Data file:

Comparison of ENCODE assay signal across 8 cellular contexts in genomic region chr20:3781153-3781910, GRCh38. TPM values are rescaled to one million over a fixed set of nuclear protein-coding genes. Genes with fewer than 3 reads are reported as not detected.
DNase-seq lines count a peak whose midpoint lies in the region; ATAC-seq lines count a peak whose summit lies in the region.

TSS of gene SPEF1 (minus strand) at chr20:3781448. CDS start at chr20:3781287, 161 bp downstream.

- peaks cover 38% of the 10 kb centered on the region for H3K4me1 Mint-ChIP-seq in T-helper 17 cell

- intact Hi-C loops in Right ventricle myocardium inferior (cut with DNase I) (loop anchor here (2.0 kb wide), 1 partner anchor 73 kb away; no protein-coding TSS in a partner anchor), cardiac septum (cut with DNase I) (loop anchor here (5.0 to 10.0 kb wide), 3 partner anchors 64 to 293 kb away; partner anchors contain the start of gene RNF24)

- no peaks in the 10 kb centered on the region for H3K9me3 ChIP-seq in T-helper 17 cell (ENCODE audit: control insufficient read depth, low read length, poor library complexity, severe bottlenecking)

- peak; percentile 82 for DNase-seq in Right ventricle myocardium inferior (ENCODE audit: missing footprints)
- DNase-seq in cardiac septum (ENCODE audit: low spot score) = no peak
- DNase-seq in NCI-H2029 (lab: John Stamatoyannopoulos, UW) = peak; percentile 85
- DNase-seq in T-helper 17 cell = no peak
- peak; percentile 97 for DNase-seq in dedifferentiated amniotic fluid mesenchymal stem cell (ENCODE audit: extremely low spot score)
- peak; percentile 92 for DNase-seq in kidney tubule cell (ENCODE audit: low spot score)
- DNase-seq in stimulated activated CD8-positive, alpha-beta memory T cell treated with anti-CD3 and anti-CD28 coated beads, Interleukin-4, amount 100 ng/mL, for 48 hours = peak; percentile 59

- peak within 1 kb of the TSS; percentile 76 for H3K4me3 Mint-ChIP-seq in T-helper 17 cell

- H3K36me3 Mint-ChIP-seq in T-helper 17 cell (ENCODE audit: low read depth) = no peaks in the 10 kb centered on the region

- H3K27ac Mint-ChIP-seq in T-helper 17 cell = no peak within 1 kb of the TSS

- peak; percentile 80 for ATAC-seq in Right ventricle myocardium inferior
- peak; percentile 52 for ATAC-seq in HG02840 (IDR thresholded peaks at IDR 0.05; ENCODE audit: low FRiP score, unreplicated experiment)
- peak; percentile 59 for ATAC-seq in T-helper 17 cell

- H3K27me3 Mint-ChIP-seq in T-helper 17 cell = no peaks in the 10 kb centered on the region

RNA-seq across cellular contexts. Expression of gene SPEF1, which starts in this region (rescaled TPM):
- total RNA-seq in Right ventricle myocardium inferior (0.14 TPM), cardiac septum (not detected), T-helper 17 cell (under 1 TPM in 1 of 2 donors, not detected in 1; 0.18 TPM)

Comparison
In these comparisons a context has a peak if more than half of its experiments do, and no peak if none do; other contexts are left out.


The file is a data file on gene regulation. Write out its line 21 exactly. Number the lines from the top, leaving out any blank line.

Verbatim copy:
RNA-seq across cellular contexts. Expression of gene SPEF1, which starts in this region (rescaled TPM):